Dealing with Negative Feedback
Negative feedback is inevitable, but how we deal with it is up to us.
Getting negative feedback, especially from those we respect and trust, can quickly become an emotional train wreck that leaves us feeling hurt, helpless, and even a little bit hopeless. And when critical feedback is repeated over time, researchers have found that it can diminish our productivity, motivation and even our prospects for employment.
The good news? We can flip the script on negative feedback by changing the story.
While we can’t control what happens to us, we can certainly change what happens next. Whether negative feedback causes us to become depleted or determined may have to do with something psychologists call “explanatory style” — the way we explain the things that happen to us. It’s essentially the story that we tell ourselves after hearing it from others.
Explanatory style takes two forms: optimistic and pessimistic. Pessimists blame failure on themselves and attribute success to external causes. Optimists do the opposite: They attribute failure to circumstances beyond their control and success to their own efforts.
People with a pessimistic explanatory style receive negative feedback and believe that their shortcomings are simply part of who they are, while individuals with an optimistic explanatory style think about criticism in terms of growth and opportunity.
Your style is your story
For example, after receiving negative feedback about a sales presentation, the pessimist takes a defeatist attitude (“I’m terrible at explaining things and this won’t change”), while the optimist adopts a developmental approach (“Here’s what I will work on next time to get better results”).
How can we develop an a more optimistic outlook on negative feedback? By determining whether the negative feedback is personal, pervasive and permanent:
Is it personal?
Key question: Do we bear responsibility for what’s happening? (Me vs. them)
Pessimists treat failure as stable. They assume it’s a function of their own limitations and expect it to happen again. They regard negative feedback as a natural consequence of their character. Optimists think of failure as fluid — it’s more likely the result of external conditions, not internal characteristics. For them, getting negative feedback may say more about a set of circumstances than personal traits.
Is it pervasive?
Key question: Is this affecting other aspects of our lives? (Local vs. global)
Pessimists tend to believe that negative events are cumulative and spill into other aspects of their lives. They’re more likely to think of negative feedback as a feature, not a bug. Optimists believe that failures are isolated, not inevitable. They’re more likely to see negative feedback as a bump, not a bridge.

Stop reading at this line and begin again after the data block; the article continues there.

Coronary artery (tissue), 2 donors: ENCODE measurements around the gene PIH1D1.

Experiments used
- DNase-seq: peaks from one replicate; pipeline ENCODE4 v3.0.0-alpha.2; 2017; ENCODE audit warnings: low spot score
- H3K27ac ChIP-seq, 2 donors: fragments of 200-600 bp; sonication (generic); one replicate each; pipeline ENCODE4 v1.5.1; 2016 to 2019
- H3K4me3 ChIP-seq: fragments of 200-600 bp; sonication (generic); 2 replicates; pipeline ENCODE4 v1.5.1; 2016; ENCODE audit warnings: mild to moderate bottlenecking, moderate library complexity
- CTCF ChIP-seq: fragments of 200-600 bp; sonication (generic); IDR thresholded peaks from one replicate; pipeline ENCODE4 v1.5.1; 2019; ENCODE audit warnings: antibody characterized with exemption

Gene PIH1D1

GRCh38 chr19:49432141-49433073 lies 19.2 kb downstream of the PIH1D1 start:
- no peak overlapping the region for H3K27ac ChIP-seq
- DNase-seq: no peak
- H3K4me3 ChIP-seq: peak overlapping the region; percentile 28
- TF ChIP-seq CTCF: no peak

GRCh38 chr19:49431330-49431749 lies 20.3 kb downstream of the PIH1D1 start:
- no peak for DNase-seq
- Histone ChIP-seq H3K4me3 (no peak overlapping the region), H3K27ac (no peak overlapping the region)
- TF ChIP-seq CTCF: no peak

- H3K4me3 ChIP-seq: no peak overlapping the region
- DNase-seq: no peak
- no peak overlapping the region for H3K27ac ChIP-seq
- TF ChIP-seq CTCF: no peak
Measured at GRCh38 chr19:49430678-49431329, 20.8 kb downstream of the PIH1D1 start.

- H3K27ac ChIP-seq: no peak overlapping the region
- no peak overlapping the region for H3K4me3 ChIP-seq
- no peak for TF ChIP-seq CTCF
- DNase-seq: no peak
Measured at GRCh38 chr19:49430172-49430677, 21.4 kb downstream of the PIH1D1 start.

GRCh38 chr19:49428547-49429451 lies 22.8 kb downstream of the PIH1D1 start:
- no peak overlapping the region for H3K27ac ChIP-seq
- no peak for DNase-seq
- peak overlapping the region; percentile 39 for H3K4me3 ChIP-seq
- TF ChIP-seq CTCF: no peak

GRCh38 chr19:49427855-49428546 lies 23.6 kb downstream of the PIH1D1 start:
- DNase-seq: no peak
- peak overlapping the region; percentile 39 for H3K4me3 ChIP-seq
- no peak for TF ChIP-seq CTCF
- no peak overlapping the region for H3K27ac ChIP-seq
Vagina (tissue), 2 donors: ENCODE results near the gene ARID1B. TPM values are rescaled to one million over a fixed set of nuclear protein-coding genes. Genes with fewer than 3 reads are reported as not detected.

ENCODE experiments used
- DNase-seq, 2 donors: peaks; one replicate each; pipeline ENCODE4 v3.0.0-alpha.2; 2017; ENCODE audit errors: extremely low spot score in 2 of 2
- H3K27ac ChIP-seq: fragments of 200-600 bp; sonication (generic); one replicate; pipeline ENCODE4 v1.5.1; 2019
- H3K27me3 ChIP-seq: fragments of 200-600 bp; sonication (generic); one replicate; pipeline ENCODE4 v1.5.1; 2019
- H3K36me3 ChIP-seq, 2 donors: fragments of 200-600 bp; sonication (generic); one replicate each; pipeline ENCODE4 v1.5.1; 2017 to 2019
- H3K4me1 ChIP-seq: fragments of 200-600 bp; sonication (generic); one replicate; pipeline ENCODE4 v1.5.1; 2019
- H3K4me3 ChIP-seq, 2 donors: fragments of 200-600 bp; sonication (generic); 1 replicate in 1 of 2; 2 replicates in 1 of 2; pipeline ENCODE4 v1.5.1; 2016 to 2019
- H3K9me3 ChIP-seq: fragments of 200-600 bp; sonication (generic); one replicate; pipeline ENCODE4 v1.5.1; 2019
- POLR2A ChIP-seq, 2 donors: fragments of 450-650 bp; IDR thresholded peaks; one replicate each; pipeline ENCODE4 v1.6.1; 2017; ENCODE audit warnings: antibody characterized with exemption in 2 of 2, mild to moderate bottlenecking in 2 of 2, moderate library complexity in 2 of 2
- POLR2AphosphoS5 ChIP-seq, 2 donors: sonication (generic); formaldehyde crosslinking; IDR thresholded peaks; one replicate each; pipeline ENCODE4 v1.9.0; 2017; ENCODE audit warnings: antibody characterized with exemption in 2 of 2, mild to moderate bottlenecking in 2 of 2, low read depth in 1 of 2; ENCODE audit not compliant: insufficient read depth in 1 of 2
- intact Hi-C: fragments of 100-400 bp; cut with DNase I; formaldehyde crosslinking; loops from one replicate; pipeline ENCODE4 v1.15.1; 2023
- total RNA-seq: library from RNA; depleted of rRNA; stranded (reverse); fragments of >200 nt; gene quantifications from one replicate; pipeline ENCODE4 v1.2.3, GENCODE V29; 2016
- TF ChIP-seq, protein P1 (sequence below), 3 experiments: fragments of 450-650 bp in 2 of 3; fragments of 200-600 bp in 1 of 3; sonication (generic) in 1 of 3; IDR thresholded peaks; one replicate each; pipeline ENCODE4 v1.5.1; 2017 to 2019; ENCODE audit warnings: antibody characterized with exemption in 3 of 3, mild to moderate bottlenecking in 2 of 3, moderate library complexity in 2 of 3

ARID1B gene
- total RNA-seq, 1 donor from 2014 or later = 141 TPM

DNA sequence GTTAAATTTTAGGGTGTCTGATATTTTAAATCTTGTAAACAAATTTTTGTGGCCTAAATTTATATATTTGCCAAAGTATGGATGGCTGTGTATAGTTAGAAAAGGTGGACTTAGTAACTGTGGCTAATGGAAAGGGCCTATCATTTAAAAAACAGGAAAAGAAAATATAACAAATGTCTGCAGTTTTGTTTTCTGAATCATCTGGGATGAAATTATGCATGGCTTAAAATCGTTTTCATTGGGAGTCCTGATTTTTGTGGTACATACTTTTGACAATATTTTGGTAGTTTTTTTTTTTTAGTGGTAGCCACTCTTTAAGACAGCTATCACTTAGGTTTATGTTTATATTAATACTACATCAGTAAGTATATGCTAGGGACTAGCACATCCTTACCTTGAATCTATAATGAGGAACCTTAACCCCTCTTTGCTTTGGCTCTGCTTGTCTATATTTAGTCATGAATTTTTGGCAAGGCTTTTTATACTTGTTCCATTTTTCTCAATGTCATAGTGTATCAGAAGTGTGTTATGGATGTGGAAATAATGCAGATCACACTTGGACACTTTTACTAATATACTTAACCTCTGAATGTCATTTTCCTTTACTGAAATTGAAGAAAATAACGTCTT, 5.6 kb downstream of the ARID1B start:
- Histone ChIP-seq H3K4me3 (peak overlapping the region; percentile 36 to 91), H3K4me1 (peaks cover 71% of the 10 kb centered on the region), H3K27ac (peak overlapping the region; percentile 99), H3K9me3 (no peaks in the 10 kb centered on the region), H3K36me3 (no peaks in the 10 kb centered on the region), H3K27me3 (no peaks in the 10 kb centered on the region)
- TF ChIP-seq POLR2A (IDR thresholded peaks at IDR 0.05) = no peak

Is it permanent?
Key question: Will this continue to happen? (Always vs. sometimes)
Pessimists tend to adopt a fixed, permanent view and believe that bad outcomes will endure indefinitely. With negative feedback, they assume there’s no end in sight. Optimists take a more fluid, temporary view of setbacks and believe they can be resolved with the right actions. Negative feedback is a catalyst, not a crucible.
A more positive path
In a perfect world, we’d always choose the more optimistic explanatory style and think of tough feedback as something that’s only temporary, limited in its scope and within our ability to change. Then again, critical feedback has a way of throwing us into doom and despair. What can we do to change the narrative?
(1) Impose a “cool down” period: Let negative feedback sit for a day or so before responding. When the initial sting of criticism wears off, we’re in much better position to evaluate the message with greater calm and clarity.
(2) Widen the feedback loop: Ask a trusted colleague, family member or friend to help interpret the feedback. Getting an outsider’s perspective can provide much-needed distance and detail, helping us separate facts from feelings and find the signal in the noise.
(3) Revisit the issue with the giver: While we’d like nothing more than to bury bad news in the past, it’s more constructive to engage in future dialogue with the person who gave it. Let him or her know you’ve thought about the feedback and want to craft a plan of improvement. If you disagree with premise of the feedback, ask for an opportunity to present your side of the story.
We don’t choose the feedback we get, but we always get to choose where it goes. By understanding how the mind processes feedback and then consciously shifting our view, we can turn negative feedback into positive results that lead to real and lasting improvement.